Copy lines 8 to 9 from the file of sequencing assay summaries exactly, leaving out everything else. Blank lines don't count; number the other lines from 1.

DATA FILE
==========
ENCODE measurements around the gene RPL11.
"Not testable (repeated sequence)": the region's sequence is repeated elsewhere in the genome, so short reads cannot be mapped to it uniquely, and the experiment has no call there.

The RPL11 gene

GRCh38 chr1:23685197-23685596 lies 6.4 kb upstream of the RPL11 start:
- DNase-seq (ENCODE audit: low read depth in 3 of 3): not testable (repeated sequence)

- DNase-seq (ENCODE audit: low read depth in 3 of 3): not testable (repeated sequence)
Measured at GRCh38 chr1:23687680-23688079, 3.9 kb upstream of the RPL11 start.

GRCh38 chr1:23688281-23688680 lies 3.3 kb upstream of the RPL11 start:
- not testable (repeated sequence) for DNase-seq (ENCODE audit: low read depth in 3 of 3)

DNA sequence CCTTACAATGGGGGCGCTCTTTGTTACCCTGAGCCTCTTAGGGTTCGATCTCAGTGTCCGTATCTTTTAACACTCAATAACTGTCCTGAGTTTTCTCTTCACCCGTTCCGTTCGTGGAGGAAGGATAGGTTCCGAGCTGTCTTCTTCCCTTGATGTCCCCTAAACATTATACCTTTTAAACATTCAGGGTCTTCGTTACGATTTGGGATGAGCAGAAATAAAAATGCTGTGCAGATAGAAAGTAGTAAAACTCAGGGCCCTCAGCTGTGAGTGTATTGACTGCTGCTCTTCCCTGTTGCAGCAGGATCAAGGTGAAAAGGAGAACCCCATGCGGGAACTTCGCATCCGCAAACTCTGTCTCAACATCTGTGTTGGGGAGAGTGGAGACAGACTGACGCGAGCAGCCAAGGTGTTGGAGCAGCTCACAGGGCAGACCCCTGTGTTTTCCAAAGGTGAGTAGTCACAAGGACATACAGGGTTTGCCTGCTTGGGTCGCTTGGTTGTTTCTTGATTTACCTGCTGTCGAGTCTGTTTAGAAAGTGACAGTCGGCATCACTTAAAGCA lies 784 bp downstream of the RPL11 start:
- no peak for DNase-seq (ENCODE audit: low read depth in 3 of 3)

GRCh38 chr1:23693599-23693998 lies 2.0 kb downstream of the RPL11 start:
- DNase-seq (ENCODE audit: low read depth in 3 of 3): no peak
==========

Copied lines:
GRCh38 chr1:23688281-23688680 lies 3.3 kb upstream of the RPL11 start:
- not testable (repeated sequence) for DNase-seq (ENCODE audit: low read depth in 3 of 3)